Anti-depressant drugs can be one way to deal with depression. One issue with anti-depressants is that there is not one anti-depressant that is effective for everyone. While many may find relief with the first anti-depressant, others need to ‘shop around’ for the right anti-depressant, and still others don’t find one that works for them. Add to this the delay – a number of weeks – between when anti-depressant therapy begins, and when you can tell if it effective, and the process can rather frustrating.

In the future this delay may be minimized. One article on psychcentral describes how brain waves were measured in a study to detect individuals responses to a couple of anti-depressants, with 74% accuracy, much higher than other methods. A recent article in the journal psychophamacology reports that fMRI – a technique using magnetic fields to examine which parts of the brain are active – can be used to predict how likely people with anxiety disorders are to respond to anti-depressants (anxiety disorders and depression are linked, so it’s thought fMRI could be used in a similar way with depression).

If such technologies became widespread it would make finding the right anti-depressant easier. But for now, we have to taking it one day at a time, making sure we have a healthy lifestyle and diet. And as always, it’s good to be supported, to have someone to go when you really need to.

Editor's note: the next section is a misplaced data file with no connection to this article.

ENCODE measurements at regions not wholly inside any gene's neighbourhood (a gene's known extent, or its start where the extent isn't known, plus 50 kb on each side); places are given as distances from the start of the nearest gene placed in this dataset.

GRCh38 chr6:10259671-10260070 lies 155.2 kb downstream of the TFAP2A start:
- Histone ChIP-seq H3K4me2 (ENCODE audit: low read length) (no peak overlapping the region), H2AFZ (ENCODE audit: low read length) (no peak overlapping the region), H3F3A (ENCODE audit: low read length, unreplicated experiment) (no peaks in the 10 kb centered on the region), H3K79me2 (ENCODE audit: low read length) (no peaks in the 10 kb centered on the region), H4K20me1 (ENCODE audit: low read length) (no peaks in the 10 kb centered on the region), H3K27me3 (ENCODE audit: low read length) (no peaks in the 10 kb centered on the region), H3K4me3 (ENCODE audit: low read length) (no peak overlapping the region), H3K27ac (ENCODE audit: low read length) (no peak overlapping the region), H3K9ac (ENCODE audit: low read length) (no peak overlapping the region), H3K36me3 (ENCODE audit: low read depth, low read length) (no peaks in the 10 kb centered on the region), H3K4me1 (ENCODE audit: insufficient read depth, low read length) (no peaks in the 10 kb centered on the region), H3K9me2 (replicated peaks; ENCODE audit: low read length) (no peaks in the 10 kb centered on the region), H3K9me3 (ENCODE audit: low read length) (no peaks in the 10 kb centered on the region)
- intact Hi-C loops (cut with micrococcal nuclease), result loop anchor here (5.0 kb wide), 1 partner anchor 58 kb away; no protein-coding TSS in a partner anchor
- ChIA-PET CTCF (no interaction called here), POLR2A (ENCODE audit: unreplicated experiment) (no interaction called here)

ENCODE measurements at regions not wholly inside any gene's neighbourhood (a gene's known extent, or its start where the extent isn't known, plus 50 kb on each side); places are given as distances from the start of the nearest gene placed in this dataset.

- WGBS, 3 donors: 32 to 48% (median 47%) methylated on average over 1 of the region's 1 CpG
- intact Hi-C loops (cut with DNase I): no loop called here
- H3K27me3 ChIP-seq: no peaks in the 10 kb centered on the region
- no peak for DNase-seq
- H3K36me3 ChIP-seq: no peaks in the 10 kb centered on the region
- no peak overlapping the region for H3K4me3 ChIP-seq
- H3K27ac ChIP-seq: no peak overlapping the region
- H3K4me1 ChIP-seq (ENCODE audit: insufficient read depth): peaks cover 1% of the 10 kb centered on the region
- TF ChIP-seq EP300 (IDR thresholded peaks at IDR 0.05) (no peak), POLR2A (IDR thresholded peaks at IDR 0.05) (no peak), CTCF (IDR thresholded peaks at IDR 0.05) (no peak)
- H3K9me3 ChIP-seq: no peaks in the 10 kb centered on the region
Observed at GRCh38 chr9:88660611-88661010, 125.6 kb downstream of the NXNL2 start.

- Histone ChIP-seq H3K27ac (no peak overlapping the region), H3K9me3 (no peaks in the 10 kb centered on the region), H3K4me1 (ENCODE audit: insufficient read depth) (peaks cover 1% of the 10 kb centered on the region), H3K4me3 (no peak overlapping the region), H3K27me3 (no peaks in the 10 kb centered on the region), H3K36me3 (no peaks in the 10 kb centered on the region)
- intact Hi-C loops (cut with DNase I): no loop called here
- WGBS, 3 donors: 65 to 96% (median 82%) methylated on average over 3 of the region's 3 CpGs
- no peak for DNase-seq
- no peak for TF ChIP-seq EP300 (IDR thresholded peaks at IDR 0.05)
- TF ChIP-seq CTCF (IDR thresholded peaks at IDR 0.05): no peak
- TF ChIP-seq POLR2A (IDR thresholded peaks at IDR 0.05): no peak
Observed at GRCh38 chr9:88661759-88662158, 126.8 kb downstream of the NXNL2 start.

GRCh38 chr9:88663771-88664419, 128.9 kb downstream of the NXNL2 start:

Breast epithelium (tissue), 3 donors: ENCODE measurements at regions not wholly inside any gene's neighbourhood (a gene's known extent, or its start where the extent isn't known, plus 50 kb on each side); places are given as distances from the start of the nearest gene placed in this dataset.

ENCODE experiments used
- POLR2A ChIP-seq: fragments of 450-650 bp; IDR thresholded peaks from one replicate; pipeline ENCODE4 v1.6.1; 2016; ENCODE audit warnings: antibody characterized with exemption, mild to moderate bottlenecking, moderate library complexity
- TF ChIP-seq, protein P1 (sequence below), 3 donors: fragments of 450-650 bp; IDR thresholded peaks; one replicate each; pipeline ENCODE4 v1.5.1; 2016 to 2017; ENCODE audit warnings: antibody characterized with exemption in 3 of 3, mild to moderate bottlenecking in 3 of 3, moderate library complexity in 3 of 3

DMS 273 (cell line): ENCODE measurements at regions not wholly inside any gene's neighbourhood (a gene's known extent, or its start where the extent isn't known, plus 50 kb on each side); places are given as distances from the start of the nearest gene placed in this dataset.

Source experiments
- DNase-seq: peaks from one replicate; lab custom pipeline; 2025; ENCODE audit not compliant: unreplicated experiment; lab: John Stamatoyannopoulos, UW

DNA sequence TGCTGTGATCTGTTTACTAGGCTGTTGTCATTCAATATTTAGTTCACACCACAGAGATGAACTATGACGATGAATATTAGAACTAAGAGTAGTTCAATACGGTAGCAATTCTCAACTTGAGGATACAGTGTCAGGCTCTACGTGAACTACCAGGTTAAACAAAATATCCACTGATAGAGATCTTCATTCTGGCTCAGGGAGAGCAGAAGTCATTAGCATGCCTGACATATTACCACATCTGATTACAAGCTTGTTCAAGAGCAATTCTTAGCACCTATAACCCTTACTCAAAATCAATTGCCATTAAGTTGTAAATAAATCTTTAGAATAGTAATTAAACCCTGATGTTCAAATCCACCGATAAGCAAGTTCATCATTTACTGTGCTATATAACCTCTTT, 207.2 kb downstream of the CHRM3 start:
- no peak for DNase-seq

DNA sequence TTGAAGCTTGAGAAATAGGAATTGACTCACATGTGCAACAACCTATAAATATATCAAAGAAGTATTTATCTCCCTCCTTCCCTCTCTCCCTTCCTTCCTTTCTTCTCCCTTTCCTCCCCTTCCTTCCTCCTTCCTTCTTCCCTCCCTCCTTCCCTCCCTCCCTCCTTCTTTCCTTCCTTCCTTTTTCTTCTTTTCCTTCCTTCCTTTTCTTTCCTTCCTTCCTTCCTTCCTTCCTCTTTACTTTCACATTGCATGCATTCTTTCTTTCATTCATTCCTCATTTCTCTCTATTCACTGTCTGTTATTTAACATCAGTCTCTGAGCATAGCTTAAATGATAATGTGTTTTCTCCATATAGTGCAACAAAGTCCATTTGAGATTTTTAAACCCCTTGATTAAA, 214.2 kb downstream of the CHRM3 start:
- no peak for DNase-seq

The Irish Times has an article on St John’s Wort. St John’s Wort is a herbal remedy that has been quite popular in the treatment of depression. Interestingly, in some countries, for example Ireland and Germany, preparations of St John’s Wort are prescribed by Doctors to treat mild depression. In Germany, St John’s Wort extracts are prescribed more than other anti-depressant medications.

A recent review found that extracts of St John’s Wort were effective in treating major depression, having similar efficacy to standard antidepressants. There were also indications that St John’s Wort has fewer side effects. However, the authors noted there was a difference in the results from studies from German and Non-German speaking countries, which could mean some studies from German speaking countries were overoptimistic. Alternatively, it could be due to better administration of St John’s Wort in German speaking countries.